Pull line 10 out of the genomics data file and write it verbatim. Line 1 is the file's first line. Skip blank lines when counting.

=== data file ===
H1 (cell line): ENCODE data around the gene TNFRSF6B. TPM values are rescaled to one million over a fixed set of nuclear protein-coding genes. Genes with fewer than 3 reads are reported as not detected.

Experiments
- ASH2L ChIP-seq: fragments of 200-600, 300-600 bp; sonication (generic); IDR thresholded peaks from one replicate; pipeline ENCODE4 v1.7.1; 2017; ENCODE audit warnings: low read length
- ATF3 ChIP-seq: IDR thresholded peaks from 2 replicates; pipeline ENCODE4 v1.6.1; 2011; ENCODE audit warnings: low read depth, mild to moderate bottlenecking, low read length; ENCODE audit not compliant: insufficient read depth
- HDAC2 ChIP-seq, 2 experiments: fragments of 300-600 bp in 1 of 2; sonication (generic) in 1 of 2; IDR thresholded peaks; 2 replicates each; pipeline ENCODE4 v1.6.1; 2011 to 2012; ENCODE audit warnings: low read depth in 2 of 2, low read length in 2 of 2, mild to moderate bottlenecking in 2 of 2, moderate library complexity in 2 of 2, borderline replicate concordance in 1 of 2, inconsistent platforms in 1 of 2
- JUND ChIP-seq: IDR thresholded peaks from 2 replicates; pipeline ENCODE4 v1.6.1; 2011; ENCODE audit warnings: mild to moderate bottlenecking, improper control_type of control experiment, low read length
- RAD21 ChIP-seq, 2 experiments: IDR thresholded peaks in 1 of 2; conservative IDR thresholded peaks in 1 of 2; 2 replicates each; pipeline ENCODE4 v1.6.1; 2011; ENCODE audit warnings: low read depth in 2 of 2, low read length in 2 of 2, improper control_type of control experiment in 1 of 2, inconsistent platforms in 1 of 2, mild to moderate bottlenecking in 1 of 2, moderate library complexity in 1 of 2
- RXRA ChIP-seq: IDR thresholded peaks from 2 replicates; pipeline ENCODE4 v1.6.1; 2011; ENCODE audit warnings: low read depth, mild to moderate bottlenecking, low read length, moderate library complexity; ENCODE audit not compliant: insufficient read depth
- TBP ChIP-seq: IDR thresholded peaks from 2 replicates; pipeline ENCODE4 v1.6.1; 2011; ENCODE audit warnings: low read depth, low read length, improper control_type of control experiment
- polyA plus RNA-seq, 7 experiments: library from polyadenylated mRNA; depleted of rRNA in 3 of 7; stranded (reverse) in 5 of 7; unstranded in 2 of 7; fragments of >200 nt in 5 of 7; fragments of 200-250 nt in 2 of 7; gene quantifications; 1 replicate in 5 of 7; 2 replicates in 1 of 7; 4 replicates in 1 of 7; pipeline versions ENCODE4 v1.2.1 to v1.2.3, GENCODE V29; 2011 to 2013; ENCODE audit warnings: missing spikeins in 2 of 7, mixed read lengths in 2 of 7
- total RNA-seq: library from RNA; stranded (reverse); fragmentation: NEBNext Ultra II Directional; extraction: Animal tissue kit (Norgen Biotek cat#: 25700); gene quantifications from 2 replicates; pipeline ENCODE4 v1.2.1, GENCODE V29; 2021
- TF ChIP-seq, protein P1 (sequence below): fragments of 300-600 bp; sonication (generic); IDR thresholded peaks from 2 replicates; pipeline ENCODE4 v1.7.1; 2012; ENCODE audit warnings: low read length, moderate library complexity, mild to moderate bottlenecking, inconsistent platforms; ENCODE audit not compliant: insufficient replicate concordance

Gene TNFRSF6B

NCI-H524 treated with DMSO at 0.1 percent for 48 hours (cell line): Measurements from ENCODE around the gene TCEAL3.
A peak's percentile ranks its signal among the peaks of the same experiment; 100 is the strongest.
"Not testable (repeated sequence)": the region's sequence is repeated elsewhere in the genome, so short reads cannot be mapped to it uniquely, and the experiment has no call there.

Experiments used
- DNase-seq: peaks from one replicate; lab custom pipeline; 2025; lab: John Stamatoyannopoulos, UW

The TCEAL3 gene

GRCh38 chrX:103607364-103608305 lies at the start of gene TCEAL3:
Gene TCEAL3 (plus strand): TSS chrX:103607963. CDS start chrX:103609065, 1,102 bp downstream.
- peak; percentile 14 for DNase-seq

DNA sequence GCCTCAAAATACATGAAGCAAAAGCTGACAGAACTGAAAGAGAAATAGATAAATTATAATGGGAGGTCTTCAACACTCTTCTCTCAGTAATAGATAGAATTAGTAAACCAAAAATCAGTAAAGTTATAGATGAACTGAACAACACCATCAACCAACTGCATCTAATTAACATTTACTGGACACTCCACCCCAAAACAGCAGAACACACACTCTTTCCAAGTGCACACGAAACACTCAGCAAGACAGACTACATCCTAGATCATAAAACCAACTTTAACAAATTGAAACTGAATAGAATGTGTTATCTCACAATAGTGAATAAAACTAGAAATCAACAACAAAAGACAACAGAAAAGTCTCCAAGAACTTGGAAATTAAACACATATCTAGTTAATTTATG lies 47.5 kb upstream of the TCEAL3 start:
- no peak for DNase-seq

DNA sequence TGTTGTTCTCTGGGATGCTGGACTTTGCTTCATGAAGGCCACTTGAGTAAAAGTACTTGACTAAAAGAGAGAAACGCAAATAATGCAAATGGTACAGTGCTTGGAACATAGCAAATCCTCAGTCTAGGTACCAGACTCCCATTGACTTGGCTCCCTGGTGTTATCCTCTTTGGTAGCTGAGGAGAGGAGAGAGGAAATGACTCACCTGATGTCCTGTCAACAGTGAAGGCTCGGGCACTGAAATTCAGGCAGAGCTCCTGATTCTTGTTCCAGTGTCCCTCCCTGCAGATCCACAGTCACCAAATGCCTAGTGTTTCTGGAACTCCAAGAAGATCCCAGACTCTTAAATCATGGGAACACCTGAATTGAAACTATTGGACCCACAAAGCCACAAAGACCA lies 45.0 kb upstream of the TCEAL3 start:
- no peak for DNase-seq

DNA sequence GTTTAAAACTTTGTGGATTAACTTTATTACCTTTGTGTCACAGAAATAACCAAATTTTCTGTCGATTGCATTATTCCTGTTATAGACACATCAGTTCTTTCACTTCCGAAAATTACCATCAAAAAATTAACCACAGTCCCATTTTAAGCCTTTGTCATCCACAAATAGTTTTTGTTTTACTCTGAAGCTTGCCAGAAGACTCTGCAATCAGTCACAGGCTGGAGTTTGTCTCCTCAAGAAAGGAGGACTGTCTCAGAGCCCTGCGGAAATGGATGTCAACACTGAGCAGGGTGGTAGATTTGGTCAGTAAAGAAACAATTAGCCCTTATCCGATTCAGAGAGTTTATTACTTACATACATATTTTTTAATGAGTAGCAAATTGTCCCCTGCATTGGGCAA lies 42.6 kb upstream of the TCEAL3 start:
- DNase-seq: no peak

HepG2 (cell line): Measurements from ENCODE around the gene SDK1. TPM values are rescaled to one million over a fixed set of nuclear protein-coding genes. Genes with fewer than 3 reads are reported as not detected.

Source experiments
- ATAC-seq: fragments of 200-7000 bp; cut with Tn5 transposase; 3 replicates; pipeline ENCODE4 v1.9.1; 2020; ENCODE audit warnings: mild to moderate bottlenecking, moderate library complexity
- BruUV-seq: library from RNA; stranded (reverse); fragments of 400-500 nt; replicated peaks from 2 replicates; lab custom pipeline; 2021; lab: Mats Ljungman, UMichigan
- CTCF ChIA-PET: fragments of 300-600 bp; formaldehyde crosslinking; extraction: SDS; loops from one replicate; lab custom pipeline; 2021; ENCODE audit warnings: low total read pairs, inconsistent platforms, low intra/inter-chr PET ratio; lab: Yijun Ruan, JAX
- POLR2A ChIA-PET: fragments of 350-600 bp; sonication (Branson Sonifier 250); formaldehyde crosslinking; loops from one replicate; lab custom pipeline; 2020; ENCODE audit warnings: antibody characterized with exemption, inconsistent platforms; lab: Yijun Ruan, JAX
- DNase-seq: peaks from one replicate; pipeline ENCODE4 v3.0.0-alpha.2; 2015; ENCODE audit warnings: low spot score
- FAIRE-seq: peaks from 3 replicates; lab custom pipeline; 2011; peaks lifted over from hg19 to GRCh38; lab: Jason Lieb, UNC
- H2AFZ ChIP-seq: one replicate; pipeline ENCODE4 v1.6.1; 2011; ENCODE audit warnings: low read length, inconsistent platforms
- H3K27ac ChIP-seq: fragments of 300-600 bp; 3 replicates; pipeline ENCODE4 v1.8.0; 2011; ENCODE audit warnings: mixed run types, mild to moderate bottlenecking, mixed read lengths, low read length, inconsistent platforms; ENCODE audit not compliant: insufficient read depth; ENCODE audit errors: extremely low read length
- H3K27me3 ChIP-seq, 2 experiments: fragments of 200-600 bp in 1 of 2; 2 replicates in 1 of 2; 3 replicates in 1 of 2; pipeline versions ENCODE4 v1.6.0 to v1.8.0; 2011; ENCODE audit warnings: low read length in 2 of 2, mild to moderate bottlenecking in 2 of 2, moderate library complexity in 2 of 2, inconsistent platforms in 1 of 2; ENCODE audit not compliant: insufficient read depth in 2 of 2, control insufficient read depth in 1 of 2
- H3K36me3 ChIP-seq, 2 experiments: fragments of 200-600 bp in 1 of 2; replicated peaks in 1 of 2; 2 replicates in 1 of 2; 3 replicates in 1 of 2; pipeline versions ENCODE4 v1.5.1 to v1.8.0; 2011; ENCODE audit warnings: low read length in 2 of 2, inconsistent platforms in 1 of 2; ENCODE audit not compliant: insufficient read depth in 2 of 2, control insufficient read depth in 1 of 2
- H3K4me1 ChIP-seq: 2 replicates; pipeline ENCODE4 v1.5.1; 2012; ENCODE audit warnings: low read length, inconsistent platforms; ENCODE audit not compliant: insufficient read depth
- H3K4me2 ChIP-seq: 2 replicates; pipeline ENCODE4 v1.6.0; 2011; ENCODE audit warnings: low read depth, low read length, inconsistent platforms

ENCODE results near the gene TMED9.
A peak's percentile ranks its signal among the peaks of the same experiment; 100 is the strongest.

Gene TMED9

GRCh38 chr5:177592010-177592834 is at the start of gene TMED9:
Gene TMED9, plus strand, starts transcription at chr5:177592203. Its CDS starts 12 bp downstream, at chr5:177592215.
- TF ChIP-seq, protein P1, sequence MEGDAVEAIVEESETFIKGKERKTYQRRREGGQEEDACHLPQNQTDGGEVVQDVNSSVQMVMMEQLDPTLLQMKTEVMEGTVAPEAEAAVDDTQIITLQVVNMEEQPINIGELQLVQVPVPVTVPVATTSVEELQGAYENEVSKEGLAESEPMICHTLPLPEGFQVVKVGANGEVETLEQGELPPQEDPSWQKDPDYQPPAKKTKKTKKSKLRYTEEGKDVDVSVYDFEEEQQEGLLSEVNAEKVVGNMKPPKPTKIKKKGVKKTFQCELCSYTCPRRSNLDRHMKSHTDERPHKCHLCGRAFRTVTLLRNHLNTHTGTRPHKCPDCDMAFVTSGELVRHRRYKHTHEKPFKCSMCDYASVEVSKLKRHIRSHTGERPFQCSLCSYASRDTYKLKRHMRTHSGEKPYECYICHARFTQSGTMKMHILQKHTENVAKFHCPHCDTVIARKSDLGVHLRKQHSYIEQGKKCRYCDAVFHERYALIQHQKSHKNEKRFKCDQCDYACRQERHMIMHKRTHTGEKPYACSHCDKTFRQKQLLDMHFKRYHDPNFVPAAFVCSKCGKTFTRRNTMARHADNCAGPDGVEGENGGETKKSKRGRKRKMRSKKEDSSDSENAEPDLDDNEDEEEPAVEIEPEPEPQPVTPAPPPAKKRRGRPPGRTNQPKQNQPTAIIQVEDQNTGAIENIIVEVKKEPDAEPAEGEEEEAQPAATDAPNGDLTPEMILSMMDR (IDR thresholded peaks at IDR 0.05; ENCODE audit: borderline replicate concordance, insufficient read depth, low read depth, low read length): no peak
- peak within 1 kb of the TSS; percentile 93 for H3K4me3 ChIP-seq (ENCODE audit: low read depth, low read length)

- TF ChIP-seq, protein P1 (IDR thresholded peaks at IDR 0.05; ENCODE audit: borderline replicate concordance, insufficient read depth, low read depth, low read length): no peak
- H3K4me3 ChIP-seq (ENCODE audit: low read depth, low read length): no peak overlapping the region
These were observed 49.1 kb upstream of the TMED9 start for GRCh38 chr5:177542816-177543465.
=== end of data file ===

- polyA plus RNA-seq, 7 experiments: library from polyadenylated mRNA; depleted of rRNA in 3 of 7; stranded (reverse) in 5 of 7; unstranded in 2 of 7; fragments of >200 nt in 5 of 7; fragments of 200-250 nt in 2 of 7; gene quantifications; 1 replicate in 5 of 7; 2 replicates in 1 of 7; 4 replicates in 1 of 7; pipeline versions ENCODE4 v1.2.1 to v1.2.3, GENCODE V29; 2011 to 2013; ENCODE audit warnings: missing spikeins in 2 of 7, mixed read lengths in 2 of 7